Selection criteria of injectables prepared in the hospital
4 October 2012Pascal Bonnabry Pharmacy, Geneva University Hospitals (HUG),
Section of pharmaceutical sciences, University of Geneva, University of Lausanne,
The last 15 years have witnessed the development of strategies to improve patient safety, based on an increased awareness following the publication of the report “To err is human” by the Institute of medicine in December 1999. The importance of human factors was particularly highlighted and actions aimed at improving the reliability of the perilous stages of selection, calculation of dilution are heavily promoted. Injectable drugs are approximately 3 times more likely to cause harm or death than other drugs, because of the complexity of the process of use and the major clinical impact for patients when an error occurs.
To deal with these new challenges, many actions have been launched. For medication safety, the mains are the following :
- risk management tools have been implemented (i.e. reporting and investigation of incidents, prospective risk analysis);
- organizational measures have been proposed by different institutions for high risk drugs;
- standardization of dilutions and labeling have been promoted, especially in high risk areas (anesthesiology, intensive care, emergency);
- ready-to-use (CIVAS) injectables have been made available, to reduce or even suppress the possibility of error.
In the HUG, an approach to provide CIVAS was initiated in 2002, just after the centralization of the preparation of cytostatics. Tools to help in the selection of priority products have been developed, to put in place a strategy corresponding to the needs of users, taking into account the stability data and production constraints in the pharmacy. About 15 products have been developed, which corresponds to an annual production of about 30.000 ready-to-use syringes.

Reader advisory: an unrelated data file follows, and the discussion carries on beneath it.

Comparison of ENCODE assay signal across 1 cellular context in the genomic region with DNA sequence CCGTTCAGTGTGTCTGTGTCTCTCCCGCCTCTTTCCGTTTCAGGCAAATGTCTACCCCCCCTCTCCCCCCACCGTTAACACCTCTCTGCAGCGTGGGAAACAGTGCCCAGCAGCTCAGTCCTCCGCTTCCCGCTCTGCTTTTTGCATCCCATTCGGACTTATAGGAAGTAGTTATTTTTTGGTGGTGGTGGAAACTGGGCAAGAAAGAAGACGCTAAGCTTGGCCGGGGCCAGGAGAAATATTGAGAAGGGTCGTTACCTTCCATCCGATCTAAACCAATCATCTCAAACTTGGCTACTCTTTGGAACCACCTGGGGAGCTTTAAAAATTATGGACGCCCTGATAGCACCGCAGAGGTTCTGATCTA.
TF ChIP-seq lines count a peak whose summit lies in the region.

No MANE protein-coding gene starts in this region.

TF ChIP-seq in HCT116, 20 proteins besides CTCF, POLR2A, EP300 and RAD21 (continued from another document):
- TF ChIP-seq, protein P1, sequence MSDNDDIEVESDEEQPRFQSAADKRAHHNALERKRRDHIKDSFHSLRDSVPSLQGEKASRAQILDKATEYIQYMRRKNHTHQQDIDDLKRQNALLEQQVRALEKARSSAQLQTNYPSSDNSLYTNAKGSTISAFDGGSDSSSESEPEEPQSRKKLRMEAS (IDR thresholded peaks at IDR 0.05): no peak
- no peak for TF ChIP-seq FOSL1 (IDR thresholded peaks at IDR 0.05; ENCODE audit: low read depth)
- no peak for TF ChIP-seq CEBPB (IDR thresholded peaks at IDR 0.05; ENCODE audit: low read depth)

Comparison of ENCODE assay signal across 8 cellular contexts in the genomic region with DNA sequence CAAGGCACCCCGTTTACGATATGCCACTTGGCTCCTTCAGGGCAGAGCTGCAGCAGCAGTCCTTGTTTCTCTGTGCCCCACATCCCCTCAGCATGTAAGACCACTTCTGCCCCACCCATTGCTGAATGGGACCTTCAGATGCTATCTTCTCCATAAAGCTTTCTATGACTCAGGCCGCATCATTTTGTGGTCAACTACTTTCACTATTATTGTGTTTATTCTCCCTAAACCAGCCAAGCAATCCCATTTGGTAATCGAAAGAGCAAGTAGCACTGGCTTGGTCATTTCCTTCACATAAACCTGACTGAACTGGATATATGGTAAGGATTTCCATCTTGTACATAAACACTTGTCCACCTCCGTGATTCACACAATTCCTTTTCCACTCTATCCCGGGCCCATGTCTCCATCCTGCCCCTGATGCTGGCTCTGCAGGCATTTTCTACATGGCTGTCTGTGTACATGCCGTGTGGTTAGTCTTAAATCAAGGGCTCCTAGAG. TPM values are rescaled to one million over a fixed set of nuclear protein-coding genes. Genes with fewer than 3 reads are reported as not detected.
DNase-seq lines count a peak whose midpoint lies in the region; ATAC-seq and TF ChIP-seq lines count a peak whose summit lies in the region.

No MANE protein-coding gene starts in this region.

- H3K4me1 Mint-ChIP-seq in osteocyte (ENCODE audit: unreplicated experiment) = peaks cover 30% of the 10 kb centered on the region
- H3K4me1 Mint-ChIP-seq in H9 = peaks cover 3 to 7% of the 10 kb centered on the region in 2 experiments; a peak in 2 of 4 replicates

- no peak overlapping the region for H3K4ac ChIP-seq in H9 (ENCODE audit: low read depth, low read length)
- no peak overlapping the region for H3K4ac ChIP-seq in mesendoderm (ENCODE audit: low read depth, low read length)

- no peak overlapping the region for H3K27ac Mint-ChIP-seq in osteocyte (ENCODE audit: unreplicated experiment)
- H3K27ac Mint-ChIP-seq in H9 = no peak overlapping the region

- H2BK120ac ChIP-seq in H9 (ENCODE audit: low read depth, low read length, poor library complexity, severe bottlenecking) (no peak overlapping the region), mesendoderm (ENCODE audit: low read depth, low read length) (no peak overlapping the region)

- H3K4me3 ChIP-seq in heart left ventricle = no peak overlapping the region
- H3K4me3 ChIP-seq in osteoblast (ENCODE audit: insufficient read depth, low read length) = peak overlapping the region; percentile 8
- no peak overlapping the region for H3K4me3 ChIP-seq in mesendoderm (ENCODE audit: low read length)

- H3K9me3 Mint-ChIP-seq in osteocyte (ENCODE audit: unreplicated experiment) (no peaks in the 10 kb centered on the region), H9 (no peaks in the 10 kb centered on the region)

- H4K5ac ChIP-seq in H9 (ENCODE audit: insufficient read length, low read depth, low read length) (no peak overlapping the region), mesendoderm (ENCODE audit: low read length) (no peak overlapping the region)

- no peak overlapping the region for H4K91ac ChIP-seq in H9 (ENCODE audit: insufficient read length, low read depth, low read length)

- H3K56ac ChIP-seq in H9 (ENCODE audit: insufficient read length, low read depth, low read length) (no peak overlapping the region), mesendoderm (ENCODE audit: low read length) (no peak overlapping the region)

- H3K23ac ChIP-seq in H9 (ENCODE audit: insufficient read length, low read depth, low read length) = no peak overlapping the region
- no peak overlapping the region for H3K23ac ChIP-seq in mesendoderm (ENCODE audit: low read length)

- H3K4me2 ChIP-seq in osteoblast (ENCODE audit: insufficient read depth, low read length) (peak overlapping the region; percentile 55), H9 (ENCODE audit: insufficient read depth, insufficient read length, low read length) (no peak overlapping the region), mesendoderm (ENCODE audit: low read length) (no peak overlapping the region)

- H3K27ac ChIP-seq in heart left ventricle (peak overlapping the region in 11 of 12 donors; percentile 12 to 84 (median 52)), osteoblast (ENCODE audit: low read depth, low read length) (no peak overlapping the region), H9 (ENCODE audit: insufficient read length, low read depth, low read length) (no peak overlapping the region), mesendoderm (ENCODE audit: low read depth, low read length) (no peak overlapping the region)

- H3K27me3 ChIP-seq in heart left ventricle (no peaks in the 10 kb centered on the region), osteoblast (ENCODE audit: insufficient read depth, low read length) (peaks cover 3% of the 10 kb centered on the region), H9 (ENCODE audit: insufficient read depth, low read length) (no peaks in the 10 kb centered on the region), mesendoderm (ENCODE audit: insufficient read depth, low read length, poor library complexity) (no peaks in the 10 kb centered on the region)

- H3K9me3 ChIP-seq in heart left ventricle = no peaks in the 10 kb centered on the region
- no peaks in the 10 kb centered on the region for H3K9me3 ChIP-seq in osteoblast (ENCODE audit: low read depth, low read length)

Although only few studies have formally demonstrated the impact of CIVAS on chemical and microbiological safety, it is clear that these products significantly contribute to the improvement of patient safety. For that approach to succeed, some factors must however be meet :
- an adequate production and quality control infrastructure must be available;
- a good knowledge of the GMPs should be in place;
- a structured approach must be used to select product candidates;
- a good collaboration should be established with clinicians.
In future years, a few issues exist to stimulate the development of these new production activities. It will be in particular important to pursue the efforts of standardization for the different types of injectables (nutrition, cytostatics and others), to develop production synergies between hospitals including industrial subcontracting, to adapt continuously to the evolution of the GMPs and to not forget the implementation of other organizational measures advocated to control the whole circuit of high risk drugs.
The presentation can be downloaded at the address: http://pharmacie.hug-ge.ch/ens/conferences.html